2002 Bus driver Yossi Mamistalov, 39 [photo >], of Or Yehuda; Solomon Honig, 80, of Tel Aviv; Rosana Siso, 63, from Gan Yavneh; Ofer Zinger, from Pezael in Jordan Valley; Yaffa Shemtov Hanoon, 49, from Tel Aviv; and a suicide bomber, as he boards a Dan coooperative No. 4 bus on Alllenby Street near Rothschild Boulevard, between Yehuda Halevy and Montefiore Streets, in downtown Tel Aviv, just after 13:00. 71 are injured. One of them, Jonathan “Yoni” Jesner, 19, Jewish student from Glasgow, Scotland, dies the next day.
2002 The first victims of an antigovernment uprising which start in Bouake, Ivory Coast.
1989 171 persons as UTA Flight772 from Brazzaville to Paris explodes in the desert in Niger.
1985: At least 9500 in earthquake of magnitude 8.0 — The Mexico City area is struck by the first of two devastating quakes. Some 30'000 persons are injured, 100'000 are made homeless.
1982 Decenas de refugiados palestinos masacrados en Beirut durante la ocupación israelí de la ciudad.
1980 Ventura Gassol, poeta y político español.
1971 William F. Albright, US biblical archaeologist.
1968 Chester Carlson, inventor of xerography         ^top^
      Chester Carlson invented the xerography process in 1938. Carlson worked in the patent department of an electronics firm and was frustrated at the difficulty of making copies of patent drawings. He investigated various processes and developed xerography after four years of experiments. He patented the process in 1940 but failed to interest companies in producing copy machines until 1947, when the Haloid Company of Rochester, New York, licensed the process. The company, which later changed its name to Xerox, introduced its first copy machine in 1958.
1941 More than 1000 Russians as Germans bomb Leningrad         ^top^
      As part of their offensive campaign in the Soviet Union, German bombers blast through Leningrad's antiaircraft defenses, and kill more than 1000 Russians Hitler's armies had been in Soviet territory since June. An attempt by the Germans to take Leningrad (formerly St. Petersburg) in August by a massive panzer invasion had failed. Hitler had wanted to decimate the city and hand it over to an ally, Finland, who was attacking Russia from the north. But Leningrad had created an antitank defense sufficient to keep the Germans at bay—and so a siege was mounted. German forces surrounded the city in an attempt to cut it off from the rest of Russia. (Finland eventually stopped short of an invasion of Leningrad, happy just to recapture territory it had lost to the Soviet invasion in 1939.)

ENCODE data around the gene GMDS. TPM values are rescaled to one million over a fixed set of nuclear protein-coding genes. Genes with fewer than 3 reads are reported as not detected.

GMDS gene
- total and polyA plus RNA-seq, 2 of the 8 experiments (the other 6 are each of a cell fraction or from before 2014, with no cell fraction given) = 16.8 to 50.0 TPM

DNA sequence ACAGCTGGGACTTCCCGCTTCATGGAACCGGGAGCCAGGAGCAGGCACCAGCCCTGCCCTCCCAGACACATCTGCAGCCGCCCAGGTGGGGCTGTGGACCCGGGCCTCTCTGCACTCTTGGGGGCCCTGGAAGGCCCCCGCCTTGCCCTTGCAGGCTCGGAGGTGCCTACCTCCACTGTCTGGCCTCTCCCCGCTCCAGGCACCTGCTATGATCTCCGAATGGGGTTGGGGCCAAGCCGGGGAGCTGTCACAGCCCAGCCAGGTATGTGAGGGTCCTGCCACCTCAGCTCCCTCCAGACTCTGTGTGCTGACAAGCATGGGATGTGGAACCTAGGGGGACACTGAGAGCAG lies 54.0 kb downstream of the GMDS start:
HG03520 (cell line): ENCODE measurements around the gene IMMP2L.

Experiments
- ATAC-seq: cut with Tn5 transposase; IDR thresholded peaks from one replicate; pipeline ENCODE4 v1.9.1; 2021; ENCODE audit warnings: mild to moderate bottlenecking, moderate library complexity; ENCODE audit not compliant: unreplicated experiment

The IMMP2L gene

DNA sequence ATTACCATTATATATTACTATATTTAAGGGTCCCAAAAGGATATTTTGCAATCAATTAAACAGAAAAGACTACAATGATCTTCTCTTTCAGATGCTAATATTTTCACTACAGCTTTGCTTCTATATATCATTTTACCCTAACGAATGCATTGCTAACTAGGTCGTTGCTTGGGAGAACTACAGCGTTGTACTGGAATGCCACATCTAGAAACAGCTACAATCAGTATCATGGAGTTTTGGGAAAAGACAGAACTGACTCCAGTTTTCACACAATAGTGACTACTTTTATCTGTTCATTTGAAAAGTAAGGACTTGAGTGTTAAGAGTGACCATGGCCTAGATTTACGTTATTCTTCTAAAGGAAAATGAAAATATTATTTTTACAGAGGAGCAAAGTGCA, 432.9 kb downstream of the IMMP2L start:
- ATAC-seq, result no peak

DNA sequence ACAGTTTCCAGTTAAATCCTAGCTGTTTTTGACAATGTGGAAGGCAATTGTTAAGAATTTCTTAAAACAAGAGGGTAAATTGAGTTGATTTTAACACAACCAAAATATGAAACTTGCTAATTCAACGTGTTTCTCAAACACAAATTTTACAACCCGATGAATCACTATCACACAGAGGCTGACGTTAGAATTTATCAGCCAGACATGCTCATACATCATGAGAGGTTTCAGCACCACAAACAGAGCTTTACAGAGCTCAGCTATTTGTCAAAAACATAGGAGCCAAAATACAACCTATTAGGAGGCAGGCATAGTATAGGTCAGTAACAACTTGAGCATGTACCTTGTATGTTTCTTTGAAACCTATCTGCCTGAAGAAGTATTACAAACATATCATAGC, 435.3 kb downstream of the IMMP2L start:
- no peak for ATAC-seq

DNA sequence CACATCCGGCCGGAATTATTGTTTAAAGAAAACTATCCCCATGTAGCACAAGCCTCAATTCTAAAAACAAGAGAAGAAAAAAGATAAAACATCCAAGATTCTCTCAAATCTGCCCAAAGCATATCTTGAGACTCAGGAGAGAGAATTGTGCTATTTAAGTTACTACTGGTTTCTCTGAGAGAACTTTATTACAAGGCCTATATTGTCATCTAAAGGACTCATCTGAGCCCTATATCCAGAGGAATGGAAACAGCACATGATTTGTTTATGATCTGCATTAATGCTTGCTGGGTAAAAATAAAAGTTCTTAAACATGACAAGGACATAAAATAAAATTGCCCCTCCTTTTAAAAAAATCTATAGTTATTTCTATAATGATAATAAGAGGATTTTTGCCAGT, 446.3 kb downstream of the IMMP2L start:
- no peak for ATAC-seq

The halt of the German land attack and the withdrawal of the panzer divisions to be used elsewhere did not stop the Luftwaffe from continuing to raid the city. ("The Fuhrer has decided to have St. Petersburg wiped off the face of the Earth," declared Hitler to his generals.) The air attack of the 19th was particularly brutal; many of those killed were already recuperating from battle wounds in hospitals, which were hit by German bombs.
      The siege of Leningrad would last a total of 872 days and would prove devastating to the population. More than 650'000 Leningrad citizens died in 1942 alone, from starvation, exposure, diseases, and artillery shelling from German positions outside the city. The only route by which supplies could enter the city was via Lake Ladoga, which entailed sleds negotiating ice during the winter. But the resources that got through were only enough to prolong the suffering of the Leningraders. Even tales of cannibalism began leaking out of the city. Soviet forces were finally successful in breaking the siege in January 1944, pushing the Germans 80 km from the city. Among those trapped in the city was an air-raid warden born in St. Petersburg named Dimitri Shostakovich, who wrote his Seventh Symphony during the siege. He was eventually evacuated and able to perform his masterwork in Moscow. The US premiere of the piece raised relief funds for the desperate Russians.
1908 José Manuel Marroquín Ricaurte, político, escritor y filólogo colombiano.
1895 Gerardina Jacoba van Bakhuyzen Sande, Dutch artist born on 27 July 1826.